Thursday, April 06, 2006


Living the Gimmick

When Red State Rabble was a boy we traveled in small packs, walking and riding our bikes, not on the streets, but up and down the alleyways where all manner of treasures could be found.

On our childhood wanderings, we collected pop bottles to turn in for the 2 cent deposit. On a good day we could gather enough throwaways to buy a bottle of soda pop at the corner store to drink before going home to captivity and dinner. We turned old boards into rifles and forts and soap box derby cars. Coming across a stained, cast-off mattress was enough to provoke an impromptu wrestling match among our skinny, shirtless band.

We copied the moves we saw on our brand new black and white television sets. We did half-nelsons, full-nelsons, and knee drops from the tops of handy trash cans. We wrapped our legs around our opponent’s midsection in imitation of scissor holds we saw broadcast between professional bowling and roller derby from this or that grimy armory.

Even at that impressionable age, the professional wrestlers we watched perform before the screaming crowds seemed less like real athletes than big-bellied men in swimsuits, who were, perhaps, already a bit past their prime. The bouts, a transparent morality play rather than a hotly contested athletic competition. Even so, each of us knew someone who passionately believed. Who against all evidence to the contrary could not be persuaded that the primitive ring dramas were anything less than absolutely real.

Although RSR must confess to having lost touch with the colorful world of professional wrestling in the intervening years, we are, nevertheless, aware that the sport has changed with the times. While roller derby has faded into a well-deserved obscurity, pro wrestling has more than survived.

The small, boxy black and white sets of our youth have given way to thin and sleek big-screen color plasma, LED, and rear projection sets. And, pro wrestling, with pumped up stars sporting names like Hulk Hogan, The Rock, and Stone Cold has adapted to supply the jazzed up sham spectacle required by that new medium.

The one thing that hasn’t changed is the stilted mock drama, and the fans who want to believe so passionately that it’s all for real.

Thomas Hackett, the author of Slaphappy: Pride, Prejudice, and Professional Wrestling, who we listened to last Saturday on the NPR sports program “Only a Game,” says that:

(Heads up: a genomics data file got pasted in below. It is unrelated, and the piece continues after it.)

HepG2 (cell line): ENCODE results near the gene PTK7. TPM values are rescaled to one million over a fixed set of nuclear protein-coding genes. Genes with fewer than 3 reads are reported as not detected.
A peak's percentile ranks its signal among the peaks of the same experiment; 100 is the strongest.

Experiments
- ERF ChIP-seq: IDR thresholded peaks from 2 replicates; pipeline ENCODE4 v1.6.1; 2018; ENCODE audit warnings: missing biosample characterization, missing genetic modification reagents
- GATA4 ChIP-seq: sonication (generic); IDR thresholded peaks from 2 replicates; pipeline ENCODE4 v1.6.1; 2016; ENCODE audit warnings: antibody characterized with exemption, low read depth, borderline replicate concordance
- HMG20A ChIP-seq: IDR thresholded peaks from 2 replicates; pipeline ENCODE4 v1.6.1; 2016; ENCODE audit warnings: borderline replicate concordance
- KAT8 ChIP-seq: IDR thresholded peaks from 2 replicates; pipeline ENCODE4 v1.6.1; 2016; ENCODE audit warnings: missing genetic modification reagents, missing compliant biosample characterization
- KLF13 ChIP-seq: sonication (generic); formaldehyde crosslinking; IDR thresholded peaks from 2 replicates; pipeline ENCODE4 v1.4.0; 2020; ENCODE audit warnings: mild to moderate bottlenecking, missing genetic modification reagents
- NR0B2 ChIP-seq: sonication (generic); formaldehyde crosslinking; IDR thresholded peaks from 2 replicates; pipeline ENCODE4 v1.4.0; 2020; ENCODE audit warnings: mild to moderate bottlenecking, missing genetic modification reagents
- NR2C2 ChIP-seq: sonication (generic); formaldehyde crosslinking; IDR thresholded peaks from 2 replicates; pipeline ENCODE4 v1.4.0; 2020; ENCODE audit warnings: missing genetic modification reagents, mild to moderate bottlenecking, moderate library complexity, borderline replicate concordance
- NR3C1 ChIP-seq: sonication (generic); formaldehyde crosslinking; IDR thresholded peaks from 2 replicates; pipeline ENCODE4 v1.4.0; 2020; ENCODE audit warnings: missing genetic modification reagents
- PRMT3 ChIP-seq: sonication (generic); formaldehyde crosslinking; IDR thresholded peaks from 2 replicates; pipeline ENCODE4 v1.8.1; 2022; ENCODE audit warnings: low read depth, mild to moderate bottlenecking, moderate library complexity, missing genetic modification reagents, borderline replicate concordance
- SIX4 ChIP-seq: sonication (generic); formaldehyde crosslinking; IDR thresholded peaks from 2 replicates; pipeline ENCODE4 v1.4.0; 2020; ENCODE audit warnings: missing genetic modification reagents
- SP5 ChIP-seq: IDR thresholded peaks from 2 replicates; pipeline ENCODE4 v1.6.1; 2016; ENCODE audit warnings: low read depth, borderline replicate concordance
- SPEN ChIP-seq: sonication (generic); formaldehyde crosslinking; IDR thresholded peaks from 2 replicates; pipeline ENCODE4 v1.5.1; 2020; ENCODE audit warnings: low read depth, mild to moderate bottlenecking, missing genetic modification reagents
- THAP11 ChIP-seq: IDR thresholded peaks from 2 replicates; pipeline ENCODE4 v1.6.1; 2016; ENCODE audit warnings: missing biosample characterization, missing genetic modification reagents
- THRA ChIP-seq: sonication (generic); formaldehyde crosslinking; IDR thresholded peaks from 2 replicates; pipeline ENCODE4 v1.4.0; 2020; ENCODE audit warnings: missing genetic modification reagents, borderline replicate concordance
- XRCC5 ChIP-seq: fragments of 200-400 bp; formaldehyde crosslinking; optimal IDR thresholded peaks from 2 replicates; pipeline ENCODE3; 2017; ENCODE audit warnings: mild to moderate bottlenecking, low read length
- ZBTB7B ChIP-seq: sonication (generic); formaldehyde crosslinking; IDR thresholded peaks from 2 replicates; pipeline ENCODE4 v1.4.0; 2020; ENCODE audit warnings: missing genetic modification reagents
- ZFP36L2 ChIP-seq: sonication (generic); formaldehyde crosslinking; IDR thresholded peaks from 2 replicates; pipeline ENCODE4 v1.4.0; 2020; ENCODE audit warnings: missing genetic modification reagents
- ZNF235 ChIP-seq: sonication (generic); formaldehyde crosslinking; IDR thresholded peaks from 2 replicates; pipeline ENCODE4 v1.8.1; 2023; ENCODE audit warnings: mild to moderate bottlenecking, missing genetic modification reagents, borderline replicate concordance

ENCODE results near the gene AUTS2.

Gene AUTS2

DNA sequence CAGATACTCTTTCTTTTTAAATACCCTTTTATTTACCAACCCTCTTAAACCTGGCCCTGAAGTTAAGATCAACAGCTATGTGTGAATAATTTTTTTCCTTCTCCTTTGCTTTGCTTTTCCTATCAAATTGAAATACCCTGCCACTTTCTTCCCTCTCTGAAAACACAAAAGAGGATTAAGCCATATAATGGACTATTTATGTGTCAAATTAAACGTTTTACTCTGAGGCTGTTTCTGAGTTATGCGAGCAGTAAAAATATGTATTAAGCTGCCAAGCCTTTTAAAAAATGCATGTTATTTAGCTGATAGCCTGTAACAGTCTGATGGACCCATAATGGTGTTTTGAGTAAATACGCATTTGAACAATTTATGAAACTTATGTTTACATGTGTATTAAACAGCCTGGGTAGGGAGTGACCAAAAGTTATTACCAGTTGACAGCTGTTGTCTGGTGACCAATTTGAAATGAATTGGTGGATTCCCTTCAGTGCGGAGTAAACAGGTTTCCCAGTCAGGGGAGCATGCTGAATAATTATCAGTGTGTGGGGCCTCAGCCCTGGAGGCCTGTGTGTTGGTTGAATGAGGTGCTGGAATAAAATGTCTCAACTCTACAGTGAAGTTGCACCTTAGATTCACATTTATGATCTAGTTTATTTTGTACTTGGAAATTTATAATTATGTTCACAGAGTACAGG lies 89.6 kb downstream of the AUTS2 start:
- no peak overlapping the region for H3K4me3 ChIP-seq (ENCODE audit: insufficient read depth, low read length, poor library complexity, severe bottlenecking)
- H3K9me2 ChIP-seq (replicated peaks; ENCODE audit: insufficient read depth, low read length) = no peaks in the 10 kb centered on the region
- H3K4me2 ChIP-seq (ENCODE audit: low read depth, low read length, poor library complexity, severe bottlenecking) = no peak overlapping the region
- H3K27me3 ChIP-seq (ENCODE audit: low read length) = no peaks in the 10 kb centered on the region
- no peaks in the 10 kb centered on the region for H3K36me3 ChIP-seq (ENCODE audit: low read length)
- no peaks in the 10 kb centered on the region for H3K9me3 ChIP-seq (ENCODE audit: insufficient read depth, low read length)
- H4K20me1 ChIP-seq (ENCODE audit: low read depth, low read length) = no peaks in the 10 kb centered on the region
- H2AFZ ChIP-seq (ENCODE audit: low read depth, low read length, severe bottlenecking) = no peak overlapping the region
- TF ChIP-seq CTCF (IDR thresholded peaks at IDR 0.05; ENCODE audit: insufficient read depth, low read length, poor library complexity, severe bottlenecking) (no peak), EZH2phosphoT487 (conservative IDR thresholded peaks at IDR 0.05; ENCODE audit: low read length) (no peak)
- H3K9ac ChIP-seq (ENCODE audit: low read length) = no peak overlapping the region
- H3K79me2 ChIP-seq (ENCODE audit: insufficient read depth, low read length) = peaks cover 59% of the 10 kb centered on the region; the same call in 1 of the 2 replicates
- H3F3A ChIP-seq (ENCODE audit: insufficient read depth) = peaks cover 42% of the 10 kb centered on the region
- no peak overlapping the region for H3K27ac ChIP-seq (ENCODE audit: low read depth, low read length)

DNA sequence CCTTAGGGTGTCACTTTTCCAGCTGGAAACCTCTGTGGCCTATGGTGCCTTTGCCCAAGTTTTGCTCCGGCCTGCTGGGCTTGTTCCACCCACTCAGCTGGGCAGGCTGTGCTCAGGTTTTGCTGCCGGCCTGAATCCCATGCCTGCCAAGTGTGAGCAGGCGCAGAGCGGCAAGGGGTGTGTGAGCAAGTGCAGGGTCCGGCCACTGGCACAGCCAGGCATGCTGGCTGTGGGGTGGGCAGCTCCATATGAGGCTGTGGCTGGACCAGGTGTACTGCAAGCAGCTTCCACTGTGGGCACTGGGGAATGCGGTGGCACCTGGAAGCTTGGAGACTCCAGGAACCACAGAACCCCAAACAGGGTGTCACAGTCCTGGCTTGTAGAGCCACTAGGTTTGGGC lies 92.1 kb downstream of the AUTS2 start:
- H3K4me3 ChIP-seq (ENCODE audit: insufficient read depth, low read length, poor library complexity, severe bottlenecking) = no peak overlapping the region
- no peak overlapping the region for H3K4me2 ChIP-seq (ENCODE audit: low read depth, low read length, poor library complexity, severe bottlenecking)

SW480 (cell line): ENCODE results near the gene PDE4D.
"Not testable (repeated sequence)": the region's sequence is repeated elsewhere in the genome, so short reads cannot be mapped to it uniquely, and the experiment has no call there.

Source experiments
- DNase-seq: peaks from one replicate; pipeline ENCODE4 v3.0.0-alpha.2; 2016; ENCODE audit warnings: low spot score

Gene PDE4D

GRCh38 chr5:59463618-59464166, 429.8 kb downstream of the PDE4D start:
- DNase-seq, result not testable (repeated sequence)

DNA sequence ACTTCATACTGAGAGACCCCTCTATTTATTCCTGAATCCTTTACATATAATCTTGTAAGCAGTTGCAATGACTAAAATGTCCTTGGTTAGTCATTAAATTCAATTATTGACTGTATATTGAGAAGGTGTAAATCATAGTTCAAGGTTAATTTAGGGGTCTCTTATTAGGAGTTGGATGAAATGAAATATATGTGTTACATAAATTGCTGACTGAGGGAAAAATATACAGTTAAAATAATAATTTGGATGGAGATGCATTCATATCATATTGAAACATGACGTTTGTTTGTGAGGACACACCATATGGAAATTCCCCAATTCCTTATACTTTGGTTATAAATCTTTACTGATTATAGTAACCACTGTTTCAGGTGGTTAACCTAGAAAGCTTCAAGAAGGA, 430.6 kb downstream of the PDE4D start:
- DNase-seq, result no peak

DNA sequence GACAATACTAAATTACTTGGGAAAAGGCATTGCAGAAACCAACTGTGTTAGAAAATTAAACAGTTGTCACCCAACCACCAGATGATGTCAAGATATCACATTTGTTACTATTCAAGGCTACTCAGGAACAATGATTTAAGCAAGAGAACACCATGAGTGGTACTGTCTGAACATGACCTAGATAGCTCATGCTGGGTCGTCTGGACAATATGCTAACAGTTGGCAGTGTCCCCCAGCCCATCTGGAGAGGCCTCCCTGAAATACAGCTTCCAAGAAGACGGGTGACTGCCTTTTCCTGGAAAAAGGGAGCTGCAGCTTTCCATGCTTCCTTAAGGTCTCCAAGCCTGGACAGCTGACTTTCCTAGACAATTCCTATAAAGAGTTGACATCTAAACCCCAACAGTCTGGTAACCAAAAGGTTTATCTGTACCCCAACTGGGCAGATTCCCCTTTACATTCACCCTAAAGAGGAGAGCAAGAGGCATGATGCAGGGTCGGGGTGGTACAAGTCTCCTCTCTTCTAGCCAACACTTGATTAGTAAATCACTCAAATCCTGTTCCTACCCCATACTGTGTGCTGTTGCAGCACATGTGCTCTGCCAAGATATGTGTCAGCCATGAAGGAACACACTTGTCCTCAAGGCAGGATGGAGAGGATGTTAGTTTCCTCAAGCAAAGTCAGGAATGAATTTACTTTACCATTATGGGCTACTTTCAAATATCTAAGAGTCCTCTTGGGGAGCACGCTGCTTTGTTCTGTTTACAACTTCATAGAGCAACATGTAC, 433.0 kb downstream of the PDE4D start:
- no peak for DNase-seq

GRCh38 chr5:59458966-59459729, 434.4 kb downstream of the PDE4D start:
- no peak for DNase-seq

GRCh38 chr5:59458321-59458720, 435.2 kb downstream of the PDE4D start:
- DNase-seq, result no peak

"We are a society consumed with measuring status. We are also obsessed with image..." and "there is one area of contemporary culture called professional wrestling that explores these concerns in every single show." Hackett believes that pro wrestling offers fans the chance to scream insults and obscenities at the performers, each other, and to throw chairs at the ring. It’s their only chance to "be tough, be yourself."
"If the country's major investment banks couldn't be bothered to question the sham profits of Enron," argues Hackett, "why should teenage boys second-guess the fabricated prestige of professional wrestlers?...And as President George W. Bush proved, you needn't have been a soldier to seem heroic; you just had to dress up like one."
The most successful pro wrestlers keenly understand that they are entertainers first and foremost. Athleticism of the body building sort is an entry requirement, of course, but speed, agility, and strength, though required, are secondary to a marketable persona.

With an eye to developing the cross-over appeal that will propel them into lucrative movie and television contracts, wrestlers such as The Rock work as hard at developing their stage personas as their wrestling moves.

Wrestlers who delude themselves into believing in their own athletic prowess and celebrity status, perhaps succumbing to the fog of steroids, are said derisively to be “living the gimmick.”

After listening to Hackett on “Only a Game,” we happened to be re-reading a section of Creationism’s Trojan Horse, published just two years ago in 2004, by Barbara Forrest and Paul Gross.

Writing of William Dembski, Forrest and Gross say that “charges of fraud and conspiracy [against scientists] are not part of Dembski’s role, and that sets him apart. His is, at least on the surface, a more decorous method, and that sets him apart (page 88).”

A day later, we read on Dembski’s blog, Uncommon Descent, that he’d personally called the Department of Homeland Security to report that University of Texas Ecology Professor Dr. Eric Pianka plans to kill 90 percent of the world’s human population with airborne Ebola. He is, according to Dembski, a terrorist and a threat to national security. Reportedly, the FBI is following up on Dembski’s report and will interview Pianka soon.

The charge that Dr. Pianka wants to kill 90 percent of the world’s population with Ebola virus is a product of the fevered imagination of creationist Forrest Mims – a man who Pianka says has been nursing a grudge against him.

Dembski, of course, was not present at the Texas Academy of Science’s annual meeting where Pianka supposedly laid out, in public, his dastardly plan. He relied on Mims’ report, here, when acting as an informant for DHS.

For the record, a report on Austin’s KXAN News asks:

Does it sound crazy?

The professor whose ideas are under scrutiny says it's not just crazy, it's not true.

UT Ecology Professor Dr. Eric Pianka does not want everyone on Earth dead.

"I don't bear any ill will towards anybody," Pianka said.

RSR thinks Forrest and Gross will now have to revise Creationism’s Trojan Horse. Dembski's decorous method has given way to something darker. He believes. He’s living the gimmick.


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